Marcy Rae Henry is a multidisciplinary artist, una Latina de Los Borderlands and part of the LGBTQ community. She is delighted by tablas, tulips and the theremin. M.R. Henry’s writing has received a Chicago Community Arts Assistance Grant, an Illinois Arts Council Fellowship, a Pushcart Prize nomination and first prize in Suburbia’s 2021 Novel Excerpt Contest. Some of the stories and the first 50 pages can be found online. Other writing and visual art appear in The Columbia Review, carte blanche, PANK, The Southern Review, Cauldron Anthology and The Brooklyn Review, among others. DoubleCross Press will publish her chapbook ‘We Are Primary Colors’ this year.
It wasn’t that Massimo didn’t fit in, he didn’t try to fit in. When people accused him of having more concern for animals than people and zero desire to marry, he confirmed it. Unlike his family, he wasn’t bothered by his low social status. Life was for conquering the mind, not people or animals, not rising through the ranks.
Despite his dislike for the munera, he stopped to watch acrobats, musicians and magicians on the Roman roads close to home. He used his keen eye to try and figure out the tricks behind the tricks. In doing so, he caught the eye of a magician who pulled him aside and exacted an admission that he’d caught a few of sleights of hand. Impressed, the performer began paying Massimo visits, flattering him with fruit, bread and even a new cloak. When he insisted Massimo promise never to reveal his magical secrets, Massimo wondered whether the friendship might be more self-serving than sincere.
The performer’s habit was to cheat people in a guessing game where they attempted to find a hidden object which was, in fact, removed. Though plebians hadn’t much to lose, the magician took their money and goods, winking at Massimo as if he shared in the delight of swindling others. While Massimo was thinking of a way to cut ties with a man he suspected would be vindictive, the magician was invited to perform in the colosseum. When Massimo declined the invitation to attend, the magician publicly accused him of stealing.
Guards accompanied the performer to Massimo’s house and a crowd formed as they stood, spears in hand, asking about the allegations. Grateful his family was absent, Massimo stated, ‘Anyone can accuse anyone of anything. I deny the charge and beg you to prove it.’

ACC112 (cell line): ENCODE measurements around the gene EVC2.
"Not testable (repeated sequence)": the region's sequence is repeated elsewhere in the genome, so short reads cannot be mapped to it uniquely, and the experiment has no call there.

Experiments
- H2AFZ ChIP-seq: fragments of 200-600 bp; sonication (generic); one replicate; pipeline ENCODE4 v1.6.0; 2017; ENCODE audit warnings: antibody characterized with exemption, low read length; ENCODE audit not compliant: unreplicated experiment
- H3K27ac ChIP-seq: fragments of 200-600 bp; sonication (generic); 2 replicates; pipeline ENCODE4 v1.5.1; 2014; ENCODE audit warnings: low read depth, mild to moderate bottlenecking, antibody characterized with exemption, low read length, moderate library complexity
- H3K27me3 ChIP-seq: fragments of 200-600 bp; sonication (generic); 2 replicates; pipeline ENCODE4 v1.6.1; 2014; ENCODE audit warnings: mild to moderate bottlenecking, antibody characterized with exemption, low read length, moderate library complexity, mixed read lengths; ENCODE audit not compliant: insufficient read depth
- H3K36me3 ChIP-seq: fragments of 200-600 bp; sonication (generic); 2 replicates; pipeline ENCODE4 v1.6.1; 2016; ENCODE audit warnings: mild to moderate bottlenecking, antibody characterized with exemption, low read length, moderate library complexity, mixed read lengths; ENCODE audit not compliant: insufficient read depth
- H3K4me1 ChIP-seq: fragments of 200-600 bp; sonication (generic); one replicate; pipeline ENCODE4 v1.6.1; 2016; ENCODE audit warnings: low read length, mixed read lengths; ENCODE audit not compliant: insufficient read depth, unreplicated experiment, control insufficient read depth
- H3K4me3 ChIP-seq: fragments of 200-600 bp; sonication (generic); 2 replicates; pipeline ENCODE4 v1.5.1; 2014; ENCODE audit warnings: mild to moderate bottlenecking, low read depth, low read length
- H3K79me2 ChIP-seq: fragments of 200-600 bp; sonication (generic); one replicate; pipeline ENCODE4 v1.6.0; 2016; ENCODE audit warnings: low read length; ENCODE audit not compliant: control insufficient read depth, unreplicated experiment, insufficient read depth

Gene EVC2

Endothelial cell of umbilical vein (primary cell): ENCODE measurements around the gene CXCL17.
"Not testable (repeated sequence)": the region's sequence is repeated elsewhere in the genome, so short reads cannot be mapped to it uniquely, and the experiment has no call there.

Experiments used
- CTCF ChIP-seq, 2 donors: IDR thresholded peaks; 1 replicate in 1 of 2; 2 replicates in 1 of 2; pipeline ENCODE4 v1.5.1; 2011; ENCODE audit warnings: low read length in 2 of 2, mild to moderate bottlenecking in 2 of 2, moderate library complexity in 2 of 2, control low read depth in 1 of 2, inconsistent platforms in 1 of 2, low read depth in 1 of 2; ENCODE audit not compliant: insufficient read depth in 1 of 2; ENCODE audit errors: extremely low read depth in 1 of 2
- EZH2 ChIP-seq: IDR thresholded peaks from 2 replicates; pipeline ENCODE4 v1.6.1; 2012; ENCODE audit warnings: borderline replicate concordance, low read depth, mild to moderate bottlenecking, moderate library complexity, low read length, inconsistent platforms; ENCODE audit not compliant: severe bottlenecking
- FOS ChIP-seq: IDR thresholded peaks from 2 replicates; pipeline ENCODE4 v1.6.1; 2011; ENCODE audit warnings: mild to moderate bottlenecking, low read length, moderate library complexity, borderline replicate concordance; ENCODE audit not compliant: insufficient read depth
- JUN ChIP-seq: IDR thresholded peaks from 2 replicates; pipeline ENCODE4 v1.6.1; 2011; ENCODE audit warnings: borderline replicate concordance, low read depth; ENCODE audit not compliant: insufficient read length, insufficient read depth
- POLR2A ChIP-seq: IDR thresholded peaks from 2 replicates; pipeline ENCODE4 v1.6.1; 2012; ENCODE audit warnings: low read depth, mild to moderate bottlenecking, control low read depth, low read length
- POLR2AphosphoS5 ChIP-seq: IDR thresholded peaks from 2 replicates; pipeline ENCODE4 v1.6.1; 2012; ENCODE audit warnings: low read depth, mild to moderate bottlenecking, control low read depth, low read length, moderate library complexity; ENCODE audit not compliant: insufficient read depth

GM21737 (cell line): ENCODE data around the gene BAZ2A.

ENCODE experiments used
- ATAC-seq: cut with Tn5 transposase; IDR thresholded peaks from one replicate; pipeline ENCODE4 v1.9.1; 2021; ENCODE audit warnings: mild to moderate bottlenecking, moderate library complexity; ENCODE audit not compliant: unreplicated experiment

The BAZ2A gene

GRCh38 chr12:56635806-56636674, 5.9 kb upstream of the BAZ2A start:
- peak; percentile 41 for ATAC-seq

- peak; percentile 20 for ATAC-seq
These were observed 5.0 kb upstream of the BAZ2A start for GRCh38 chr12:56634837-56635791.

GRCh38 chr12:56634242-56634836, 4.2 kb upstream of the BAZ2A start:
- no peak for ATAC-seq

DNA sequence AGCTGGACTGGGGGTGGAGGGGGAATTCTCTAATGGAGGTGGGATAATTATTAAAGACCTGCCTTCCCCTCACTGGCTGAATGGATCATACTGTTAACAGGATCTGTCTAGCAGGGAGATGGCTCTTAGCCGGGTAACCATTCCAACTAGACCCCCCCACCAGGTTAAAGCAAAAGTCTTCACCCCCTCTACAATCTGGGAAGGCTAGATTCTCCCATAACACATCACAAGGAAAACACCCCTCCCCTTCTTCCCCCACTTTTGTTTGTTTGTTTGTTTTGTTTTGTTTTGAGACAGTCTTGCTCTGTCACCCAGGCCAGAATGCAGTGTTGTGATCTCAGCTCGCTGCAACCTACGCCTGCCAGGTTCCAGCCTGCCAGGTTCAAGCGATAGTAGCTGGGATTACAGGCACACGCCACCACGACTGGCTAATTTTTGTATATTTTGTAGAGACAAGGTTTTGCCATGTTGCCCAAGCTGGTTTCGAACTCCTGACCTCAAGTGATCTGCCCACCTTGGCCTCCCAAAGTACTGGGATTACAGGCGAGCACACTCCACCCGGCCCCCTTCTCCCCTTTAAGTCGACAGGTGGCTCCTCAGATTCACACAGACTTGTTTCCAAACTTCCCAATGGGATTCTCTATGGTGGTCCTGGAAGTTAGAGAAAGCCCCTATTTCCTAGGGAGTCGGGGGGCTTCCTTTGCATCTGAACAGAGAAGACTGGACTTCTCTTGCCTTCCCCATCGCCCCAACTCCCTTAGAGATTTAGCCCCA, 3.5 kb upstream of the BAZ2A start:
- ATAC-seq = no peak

‘Check his cloak!’ the magician shouted. ‘This man of meager means has a coin belonging to me, wrapped in blue cloth.’
‘Please, check.’ Massimo held out his arms. ‘I have nothing.’
When the guards found nothing, the magician pointed out an inner pocket Massimo was unaware of and the guards reached in and pulled out a cloth-covered coin. Then they pulled Massimo’s hands behind his back and, despite his cries that the coin was planted, led him away as the magician added. ‘I further charge Massimo with unveiling secrets of my craft, adversely affecting my ability to make a living,’.
After Massimo was condemned to death, he sat in a dank, dark dungeon wondering if his family would ever know the truth. Would they be courageous enough to form and voice their own opinions? Would they, like many neighbors, go along with the crowd because they were lazy?
Condemnation finally made Massimo part of a select group. They commiserated and debated the advantages of rhinos, lions, panthers or bears tearing them apart. Some had elaborate strategies for poking out the beasts’ eyes. Some thought to provoke them so death would be quick. Massimo, more upset by the ultimate injustice in his life than the termination of it, hoped to shut his eyes and transition from one realm to another in silent contemplation.
When the day came, the colosseum was packed. Hoping his family was absent, Massimo was certain his neighbors were present, for they loved spectacle the way they loved scandal. The prisoners were paraded around cages of large cats who, starved for days, paced and hissed, threatening to slash each other to bits. The air reeked of wild animal, their hot, hungry breath. The Roman sun made the equally hungry prisoners feel faint. The woman among them, condemned for refusing the role of women of her day, noted how similar lions, leopards and panthers were to the gossipy bunch who’d sentenced her.
‘The cats are also prisoners,’ Massimo said, ‘forced to fight for the pleasure of others.’
‘It is their nature to attack, but not human nature,’ said the woman, and Massimo realized he’d met her too late.
Cheers rang out through the arches of the colosseum. People were ready to be entertained. First, a story told with actors, moving buildings and trees. Then, a break so people could feast. After that, animals would feast on the prisoners before gladiators came in, heavily armed, to spar with the animals.
Massimo took a deep breath before entering the arena with a hard shove. He’d never been inside the colosseum and the structure surprised him with its inner elegance and beauty, its astounding curvature. Adrenaline and an instinct for survival thwarted his plan to die observing his fading consciousness. Two cats spotted him immediately, the weakling in the arena, and leapt at him as he ran, curving along the building. He tripped and fell to the ground, crouching in a ball. As a soldier tripped over him, his spear pierced one of the cats between the eyes. Dying, he swatted at the other cat madly, killing him with a bite to the jugular. Massimo peeked through his fingers and saw two cats lying dead. The crowd went wild. Without regard for his filthy naked body streaked with sweat, he leapt up in victory, clasping his hands above his head.
One of few among men, Massimo was released. People whispered that perhaps fate had intervened because he was innocent. He didn’t give a fig for their whispers. He never returned to the stadium and, after leaving it, was left to live in his way.
Prose in this post: © Marcy Rae Henry
Published with the permission of Marcy Rae Henry